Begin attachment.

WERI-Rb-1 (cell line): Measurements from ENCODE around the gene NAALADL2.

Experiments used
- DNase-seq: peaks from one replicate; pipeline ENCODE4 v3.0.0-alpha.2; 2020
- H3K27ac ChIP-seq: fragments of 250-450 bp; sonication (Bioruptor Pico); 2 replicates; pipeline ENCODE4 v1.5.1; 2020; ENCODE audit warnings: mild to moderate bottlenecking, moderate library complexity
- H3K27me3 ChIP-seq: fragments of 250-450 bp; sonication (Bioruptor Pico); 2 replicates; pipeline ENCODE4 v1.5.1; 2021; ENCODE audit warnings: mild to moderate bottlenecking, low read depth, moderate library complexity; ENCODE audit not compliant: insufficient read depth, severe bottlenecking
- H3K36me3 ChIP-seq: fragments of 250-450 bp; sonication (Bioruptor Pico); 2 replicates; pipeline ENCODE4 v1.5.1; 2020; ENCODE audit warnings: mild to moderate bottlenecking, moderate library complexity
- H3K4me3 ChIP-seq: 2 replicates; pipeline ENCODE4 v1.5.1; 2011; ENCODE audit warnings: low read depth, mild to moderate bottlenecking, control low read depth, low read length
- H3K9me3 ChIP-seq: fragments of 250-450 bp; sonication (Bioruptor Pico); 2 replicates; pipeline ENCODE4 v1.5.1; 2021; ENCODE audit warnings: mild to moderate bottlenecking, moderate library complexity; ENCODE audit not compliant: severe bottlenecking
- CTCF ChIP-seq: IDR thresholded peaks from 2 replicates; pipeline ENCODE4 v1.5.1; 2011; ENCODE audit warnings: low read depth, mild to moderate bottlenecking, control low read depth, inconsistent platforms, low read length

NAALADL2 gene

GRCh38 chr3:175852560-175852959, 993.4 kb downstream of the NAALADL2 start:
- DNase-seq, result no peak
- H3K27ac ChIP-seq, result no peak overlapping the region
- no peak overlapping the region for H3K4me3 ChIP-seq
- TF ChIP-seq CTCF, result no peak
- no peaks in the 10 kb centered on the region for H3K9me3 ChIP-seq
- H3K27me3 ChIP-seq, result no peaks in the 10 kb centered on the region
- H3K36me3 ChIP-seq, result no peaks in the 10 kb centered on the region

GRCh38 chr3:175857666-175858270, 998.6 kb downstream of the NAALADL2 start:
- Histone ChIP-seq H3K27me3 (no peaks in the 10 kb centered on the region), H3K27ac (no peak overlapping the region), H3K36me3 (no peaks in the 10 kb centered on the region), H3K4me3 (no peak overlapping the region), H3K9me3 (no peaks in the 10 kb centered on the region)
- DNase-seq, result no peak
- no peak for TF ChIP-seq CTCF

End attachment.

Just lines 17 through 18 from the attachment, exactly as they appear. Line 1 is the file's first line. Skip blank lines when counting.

- H3K27me3 ChIP-seq, result no peaks in the 10 kb centered on the region
- H3K36me3 ChIP-seq, result no peaks in the 10 kb centered on the region